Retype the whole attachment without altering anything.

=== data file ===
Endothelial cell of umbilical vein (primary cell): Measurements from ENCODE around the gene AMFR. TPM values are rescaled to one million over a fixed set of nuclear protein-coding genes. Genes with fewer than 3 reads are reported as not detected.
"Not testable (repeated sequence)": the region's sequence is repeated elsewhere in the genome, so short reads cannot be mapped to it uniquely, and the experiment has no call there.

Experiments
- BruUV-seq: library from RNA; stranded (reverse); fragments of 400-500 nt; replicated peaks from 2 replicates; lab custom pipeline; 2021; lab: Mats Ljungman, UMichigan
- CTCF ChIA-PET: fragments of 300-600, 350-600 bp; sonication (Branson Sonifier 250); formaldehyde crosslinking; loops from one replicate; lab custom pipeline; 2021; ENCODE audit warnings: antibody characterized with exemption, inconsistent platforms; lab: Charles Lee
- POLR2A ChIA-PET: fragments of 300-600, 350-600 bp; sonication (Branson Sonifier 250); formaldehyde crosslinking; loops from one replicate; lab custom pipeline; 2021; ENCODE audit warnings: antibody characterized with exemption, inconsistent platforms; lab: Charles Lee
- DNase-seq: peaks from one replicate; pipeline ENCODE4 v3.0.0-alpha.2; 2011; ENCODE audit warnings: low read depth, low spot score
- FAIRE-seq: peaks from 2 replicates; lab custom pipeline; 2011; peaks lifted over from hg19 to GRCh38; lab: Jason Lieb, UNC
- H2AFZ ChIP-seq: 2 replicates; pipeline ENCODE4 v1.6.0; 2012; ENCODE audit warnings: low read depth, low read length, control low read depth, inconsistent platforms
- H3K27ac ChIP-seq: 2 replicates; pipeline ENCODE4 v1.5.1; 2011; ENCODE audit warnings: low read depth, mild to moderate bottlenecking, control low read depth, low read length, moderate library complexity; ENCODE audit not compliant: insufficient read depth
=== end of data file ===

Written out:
Endothelial cell of umbilical vein (primary cell): Measurements from ENCODE around the gene AMFR. TPM values are rescaled to one million over a fixed set of nuclear protein-coding genes. Genes with fewer than 3 reads are reported as not detected.
"Not testable (repeated sequence)": the region's sequence is repeated elsewhere in the genome, so short reads cannot be mapped to it uniquely, and the experiment has no call there.

Experiments
- BruUV-seq: library from RNA; stranded (reverse); fragments of 400-500 nt; replicated peaks from 2 replicates; lab custom pipeline; 2021; lab: Mats Ljungman, UMichigan
- CTCF ChIA-PET: fragments of 300-600, 350-600 bp; sonication (Branson Sonifier 250); formaldehyde crosslinking; loops from one replicate; lab custom pipeline; 2021; ENCODE audit warnings: antibody characterized with exemption, inconsistent platforms; lab: Charles Lee
- POLR2A ChIA-PET: fragments of 300-600, 350-600 bp; sonication (Branson Sonifier 250); formaldehyde crosslinking; loops from one replicate; lab custom pipeline; 2021; ENCODE audit warnings: antibody characterized with exemption, inconsistent platforms; lab: Charles Lee
- DNase-seq: peaks from one replicate; pipeline ENCODE4 v3.0.0-alpha.2; 2011; ENCODE audit warnings: low read depth, low spot score
- FAIRE-seq: peaks from 2 replicates; lab custom pipeline; 2011; peaks lifted over from hg19 to GRCh38; lab: Jason Lieb, UNC
- H2AFZ ChIP-seq: 2 replicates; pipeline ENCODE4 v1.6.0; 2012; ENCODE audit warnings: low read depth, low read length, control low read depth, inconsistent platforms
- H3K27ac ChIP-seq: 2 replicates; pipeline ENCODE4 v1.5.1; 2011; ENCODE audit warnings: low read depth, mild to moderate bottlenecking, control low read depth, low read length, moderate library complexity; ENCODE audit not compliant: insufficient read depth